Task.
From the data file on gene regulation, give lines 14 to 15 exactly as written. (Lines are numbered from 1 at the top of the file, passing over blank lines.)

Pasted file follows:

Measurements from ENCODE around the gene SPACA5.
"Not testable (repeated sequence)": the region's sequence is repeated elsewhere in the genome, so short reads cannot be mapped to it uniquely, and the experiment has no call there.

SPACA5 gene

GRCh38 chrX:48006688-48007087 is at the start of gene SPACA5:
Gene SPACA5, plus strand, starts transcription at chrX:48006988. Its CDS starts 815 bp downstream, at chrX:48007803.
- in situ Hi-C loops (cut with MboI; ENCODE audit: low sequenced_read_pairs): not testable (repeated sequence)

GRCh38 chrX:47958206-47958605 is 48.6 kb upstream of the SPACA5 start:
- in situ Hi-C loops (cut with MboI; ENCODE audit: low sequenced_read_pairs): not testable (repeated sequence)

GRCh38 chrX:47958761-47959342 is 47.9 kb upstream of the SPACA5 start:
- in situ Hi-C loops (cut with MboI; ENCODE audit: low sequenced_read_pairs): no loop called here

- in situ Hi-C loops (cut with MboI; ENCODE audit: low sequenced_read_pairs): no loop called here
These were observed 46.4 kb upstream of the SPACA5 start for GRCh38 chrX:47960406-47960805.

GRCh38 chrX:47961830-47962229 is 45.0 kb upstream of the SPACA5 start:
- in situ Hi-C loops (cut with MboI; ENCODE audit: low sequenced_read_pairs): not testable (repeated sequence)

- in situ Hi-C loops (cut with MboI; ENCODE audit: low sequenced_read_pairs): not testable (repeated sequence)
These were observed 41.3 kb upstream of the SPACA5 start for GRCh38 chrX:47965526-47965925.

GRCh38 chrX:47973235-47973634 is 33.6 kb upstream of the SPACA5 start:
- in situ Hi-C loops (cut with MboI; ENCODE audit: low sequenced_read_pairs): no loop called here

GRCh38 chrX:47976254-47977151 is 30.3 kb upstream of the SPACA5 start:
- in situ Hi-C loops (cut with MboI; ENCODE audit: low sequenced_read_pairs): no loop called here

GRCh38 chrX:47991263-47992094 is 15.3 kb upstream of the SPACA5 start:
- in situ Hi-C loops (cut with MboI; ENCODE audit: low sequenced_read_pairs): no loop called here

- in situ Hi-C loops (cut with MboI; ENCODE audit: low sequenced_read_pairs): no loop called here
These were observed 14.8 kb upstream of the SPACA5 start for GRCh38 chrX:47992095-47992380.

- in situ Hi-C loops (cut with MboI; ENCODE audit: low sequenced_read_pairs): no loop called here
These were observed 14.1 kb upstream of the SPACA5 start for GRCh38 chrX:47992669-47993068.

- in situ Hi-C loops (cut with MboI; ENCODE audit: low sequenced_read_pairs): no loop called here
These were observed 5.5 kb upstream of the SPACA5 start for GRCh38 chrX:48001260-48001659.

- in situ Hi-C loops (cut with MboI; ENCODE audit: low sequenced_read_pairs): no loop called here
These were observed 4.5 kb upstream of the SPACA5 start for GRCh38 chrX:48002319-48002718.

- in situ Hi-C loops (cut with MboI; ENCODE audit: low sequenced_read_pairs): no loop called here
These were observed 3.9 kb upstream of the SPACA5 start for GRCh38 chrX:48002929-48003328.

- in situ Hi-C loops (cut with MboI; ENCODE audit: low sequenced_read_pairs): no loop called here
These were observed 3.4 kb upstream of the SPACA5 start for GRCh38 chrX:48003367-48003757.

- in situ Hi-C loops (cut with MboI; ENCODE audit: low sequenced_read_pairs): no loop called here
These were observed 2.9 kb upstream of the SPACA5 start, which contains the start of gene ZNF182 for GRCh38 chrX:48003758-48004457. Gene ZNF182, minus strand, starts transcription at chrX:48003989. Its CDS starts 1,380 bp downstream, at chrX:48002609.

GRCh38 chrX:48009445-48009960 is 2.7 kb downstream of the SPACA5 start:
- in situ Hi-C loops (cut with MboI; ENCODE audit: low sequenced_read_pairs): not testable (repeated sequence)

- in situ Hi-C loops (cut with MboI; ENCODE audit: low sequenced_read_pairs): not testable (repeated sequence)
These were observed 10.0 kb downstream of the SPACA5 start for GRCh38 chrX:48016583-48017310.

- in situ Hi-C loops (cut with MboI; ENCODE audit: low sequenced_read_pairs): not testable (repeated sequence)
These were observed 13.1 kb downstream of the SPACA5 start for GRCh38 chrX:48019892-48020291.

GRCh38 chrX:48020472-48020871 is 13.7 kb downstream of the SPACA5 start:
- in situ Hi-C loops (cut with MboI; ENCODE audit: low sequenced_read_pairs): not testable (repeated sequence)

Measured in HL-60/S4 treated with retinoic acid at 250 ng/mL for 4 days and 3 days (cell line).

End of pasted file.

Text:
- in situ Hi-C loops (cut with MboI; ENCODE audit: low sequenced_read_pairs): not testable (repeated sequence)

- in situ Hi-C loops (cut with MboI; ENCODE audit: low sequenced_read_pairs): not testable (repeated sequence)